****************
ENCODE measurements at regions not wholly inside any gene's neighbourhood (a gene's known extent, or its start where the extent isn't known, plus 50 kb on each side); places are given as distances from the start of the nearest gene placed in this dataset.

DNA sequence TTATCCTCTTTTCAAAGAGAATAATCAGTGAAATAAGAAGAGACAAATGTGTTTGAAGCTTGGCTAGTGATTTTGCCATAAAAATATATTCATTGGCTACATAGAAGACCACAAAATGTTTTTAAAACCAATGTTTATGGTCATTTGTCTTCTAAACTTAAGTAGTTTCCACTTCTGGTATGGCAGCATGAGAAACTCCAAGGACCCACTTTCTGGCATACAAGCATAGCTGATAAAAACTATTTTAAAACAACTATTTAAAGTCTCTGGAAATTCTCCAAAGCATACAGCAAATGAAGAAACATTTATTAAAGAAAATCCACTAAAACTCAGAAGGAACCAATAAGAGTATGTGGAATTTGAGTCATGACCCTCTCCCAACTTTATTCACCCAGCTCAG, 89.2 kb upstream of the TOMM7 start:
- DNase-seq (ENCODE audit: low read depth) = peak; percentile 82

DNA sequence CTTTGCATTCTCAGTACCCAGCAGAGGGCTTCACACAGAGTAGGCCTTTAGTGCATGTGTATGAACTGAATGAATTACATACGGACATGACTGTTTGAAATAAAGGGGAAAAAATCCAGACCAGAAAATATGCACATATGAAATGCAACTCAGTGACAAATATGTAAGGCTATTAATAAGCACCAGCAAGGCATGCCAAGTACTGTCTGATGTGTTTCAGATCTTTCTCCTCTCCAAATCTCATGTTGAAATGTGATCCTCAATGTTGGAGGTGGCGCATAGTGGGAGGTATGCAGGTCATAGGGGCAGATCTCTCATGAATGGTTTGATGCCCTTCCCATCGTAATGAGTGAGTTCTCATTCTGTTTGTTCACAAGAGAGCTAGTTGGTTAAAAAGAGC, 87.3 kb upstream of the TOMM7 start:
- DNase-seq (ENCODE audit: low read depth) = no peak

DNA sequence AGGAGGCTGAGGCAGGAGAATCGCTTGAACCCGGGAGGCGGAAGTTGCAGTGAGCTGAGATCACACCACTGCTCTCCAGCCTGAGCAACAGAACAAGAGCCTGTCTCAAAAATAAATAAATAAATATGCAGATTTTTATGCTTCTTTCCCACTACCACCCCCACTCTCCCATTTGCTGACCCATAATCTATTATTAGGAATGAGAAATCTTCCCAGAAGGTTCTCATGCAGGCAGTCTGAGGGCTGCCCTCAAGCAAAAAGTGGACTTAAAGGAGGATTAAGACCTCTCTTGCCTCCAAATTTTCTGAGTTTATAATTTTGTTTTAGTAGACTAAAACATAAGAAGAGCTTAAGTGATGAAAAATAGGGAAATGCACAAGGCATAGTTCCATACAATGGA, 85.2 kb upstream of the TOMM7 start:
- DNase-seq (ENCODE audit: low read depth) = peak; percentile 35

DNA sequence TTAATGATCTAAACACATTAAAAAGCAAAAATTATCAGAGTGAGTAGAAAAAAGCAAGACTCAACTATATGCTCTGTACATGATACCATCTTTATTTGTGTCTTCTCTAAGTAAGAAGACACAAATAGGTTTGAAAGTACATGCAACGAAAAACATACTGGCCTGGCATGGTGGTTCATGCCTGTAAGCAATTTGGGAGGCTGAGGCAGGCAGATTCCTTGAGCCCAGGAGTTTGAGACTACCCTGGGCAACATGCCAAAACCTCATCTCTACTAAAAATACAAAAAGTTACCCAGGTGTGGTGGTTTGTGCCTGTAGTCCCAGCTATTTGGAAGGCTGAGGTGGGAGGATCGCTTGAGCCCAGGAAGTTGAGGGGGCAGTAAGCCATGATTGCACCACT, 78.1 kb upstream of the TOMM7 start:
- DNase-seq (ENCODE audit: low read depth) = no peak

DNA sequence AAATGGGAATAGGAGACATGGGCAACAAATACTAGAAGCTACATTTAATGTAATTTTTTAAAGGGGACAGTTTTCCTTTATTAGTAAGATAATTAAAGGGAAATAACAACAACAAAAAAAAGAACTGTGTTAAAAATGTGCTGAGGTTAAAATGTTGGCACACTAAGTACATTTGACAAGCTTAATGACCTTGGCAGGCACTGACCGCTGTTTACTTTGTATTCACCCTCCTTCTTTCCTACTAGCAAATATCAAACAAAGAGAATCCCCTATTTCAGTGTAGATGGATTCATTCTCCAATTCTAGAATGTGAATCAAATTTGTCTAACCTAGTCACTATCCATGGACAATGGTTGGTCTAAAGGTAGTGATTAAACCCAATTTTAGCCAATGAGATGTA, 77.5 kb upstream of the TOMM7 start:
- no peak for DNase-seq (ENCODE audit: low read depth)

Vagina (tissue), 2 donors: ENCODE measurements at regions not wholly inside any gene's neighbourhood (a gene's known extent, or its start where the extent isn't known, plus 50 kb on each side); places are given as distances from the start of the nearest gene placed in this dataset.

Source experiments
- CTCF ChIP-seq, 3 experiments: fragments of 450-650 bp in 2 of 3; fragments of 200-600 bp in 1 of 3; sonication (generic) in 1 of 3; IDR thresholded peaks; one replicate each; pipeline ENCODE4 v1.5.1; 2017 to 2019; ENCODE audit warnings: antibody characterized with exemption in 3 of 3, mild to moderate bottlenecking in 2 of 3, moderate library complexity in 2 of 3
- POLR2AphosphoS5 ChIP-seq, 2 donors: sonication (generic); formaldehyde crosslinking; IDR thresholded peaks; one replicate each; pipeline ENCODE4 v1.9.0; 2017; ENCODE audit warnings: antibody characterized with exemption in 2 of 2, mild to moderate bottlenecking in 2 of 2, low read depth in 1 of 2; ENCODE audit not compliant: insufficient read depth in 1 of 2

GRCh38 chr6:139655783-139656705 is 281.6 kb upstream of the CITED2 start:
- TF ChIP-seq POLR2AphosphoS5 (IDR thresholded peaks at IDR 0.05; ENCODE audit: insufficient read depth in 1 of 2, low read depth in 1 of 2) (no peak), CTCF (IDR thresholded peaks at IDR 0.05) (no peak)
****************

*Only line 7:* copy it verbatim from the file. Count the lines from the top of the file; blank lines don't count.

- DNase-seq (ENCODE audit: low read depth) = peak; percentile 35